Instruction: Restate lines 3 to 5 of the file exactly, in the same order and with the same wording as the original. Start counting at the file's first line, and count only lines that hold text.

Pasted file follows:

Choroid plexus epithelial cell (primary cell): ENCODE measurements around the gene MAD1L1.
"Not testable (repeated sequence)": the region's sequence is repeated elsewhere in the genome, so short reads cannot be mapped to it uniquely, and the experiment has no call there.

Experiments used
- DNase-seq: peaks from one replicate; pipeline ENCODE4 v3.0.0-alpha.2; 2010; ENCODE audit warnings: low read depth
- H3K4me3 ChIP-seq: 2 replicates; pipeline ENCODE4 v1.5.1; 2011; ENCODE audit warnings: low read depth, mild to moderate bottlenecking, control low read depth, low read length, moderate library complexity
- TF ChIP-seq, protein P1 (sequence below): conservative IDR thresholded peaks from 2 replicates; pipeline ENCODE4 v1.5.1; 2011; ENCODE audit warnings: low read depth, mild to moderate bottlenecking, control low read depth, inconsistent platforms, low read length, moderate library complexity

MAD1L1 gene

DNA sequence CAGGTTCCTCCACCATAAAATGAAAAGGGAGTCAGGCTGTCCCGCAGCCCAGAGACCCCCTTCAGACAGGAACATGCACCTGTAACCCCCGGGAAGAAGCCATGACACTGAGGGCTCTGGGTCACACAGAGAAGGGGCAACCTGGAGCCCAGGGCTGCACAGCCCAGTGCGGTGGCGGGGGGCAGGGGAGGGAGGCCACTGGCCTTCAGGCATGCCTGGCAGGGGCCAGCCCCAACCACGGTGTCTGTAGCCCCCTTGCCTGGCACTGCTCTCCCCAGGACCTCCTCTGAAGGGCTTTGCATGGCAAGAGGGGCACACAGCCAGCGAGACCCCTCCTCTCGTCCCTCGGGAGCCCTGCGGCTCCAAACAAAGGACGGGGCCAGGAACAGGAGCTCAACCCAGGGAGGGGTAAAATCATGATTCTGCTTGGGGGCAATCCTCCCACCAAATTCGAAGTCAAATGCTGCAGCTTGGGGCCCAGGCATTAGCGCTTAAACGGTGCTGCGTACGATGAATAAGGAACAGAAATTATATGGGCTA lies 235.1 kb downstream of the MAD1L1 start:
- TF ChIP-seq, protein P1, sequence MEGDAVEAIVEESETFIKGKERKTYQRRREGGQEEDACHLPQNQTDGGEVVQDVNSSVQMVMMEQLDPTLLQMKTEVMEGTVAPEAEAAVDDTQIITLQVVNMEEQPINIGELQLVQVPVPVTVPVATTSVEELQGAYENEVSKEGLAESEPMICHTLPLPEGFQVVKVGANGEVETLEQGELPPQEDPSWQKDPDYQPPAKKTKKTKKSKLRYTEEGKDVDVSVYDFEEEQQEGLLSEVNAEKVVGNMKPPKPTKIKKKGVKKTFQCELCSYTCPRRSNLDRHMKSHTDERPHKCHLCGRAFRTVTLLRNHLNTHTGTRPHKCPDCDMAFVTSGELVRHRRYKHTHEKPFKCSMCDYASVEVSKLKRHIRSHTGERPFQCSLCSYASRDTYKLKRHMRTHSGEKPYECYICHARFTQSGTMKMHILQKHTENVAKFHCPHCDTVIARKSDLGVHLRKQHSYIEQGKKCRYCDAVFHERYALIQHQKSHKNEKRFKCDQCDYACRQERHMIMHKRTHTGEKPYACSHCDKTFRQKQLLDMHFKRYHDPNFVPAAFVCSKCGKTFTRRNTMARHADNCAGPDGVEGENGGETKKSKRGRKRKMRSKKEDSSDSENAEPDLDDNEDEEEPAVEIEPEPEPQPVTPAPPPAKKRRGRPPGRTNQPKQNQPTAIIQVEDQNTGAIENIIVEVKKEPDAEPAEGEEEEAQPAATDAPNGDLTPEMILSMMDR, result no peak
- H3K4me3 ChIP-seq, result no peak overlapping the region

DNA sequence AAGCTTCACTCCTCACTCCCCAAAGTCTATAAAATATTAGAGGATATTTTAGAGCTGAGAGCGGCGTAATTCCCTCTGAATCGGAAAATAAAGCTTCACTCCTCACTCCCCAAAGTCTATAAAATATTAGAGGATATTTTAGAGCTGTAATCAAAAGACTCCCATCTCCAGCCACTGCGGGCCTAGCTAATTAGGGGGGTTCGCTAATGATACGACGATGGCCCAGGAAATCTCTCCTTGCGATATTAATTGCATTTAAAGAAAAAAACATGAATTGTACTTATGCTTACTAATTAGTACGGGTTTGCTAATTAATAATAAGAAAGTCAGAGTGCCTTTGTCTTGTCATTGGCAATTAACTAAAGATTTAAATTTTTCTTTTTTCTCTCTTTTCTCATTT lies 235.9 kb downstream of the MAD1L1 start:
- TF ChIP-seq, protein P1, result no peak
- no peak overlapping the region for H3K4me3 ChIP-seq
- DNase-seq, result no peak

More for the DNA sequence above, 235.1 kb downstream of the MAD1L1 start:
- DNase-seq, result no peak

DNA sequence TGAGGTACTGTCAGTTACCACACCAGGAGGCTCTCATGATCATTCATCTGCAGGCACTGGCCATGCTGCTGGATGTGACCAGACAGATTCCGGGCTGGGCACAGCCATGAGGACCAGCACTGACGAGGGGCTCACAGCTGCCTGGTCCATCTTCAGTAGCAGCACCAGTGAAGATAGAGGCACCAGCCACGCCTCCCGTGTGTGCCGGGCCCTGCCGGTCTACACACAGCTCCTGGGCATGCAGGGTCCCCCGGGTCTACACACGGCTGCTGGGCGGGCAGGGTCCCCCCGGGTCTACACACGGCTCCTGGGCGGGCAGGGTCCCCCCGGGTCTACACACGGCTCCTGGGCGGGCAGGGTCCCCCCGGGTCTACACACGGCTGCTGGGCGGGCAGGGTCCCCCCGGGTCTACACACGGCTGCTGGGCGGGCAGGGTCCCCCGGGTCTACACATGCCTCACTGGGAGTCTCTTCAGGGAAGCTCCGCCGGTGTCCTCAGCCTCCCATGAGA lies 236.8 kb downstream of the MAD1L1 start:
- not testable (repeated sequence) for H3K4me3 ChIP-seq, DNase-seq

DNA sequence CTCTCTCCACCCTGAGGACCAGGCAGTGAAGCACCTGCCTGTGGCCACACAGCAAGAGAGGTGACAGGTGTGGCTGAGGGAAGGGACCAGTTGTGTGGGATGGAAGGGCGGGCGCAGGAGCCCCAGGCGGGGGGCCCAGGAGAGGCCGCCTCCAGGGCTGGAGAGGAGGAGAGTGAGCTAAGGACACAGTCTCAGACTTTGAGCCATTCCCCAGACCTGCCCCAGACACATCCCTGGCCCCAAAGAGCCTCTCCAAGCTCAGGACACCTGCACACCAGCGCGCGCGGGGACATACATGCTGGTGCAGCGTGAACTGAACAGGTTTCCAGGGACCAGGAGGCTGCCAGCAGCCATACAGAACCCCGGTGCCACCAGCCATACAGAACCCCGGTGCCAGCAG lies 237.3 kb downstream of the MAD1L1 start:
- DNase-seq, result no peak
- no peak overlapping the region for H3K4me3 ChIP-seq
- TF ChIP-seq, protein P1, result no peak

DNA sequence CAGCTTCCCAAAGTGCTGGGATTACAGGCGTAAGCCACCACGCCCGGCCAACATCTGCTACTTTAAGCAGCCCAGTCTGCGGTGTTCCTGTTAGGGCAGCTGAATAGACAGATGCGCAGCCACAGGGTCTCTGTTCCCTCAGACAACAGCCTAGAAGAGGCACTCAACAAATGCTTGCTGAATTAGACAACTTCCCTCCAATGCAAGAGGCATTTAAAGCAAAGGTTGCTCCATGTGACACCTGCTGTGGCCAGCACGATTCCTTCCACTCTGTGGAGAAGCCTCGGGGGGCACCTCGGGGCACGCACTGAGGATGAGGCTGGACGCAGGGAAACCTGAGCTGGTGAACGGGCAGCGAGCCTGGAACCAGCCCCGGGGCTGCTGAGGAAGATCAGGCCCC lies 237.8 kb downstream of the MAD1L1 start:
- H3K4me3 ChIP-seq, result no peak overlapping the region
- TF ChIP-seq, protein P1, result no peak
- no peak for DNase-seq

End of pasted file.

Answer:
Experiments used
- DNase-seq: peaks from one replicate; pipeline ENCODE4 v3.0.0-alpha.2; 2010; ENCODE audit warnings: low read depth
- H3K4me3 ChIP-seq: 2 replicates; pipeline ENCODE4 v1.5.1; 2011; ENCODE audit warnings: low read depth, mild to moderate bottlenecking, control low read depth, low read length, moderate library complexity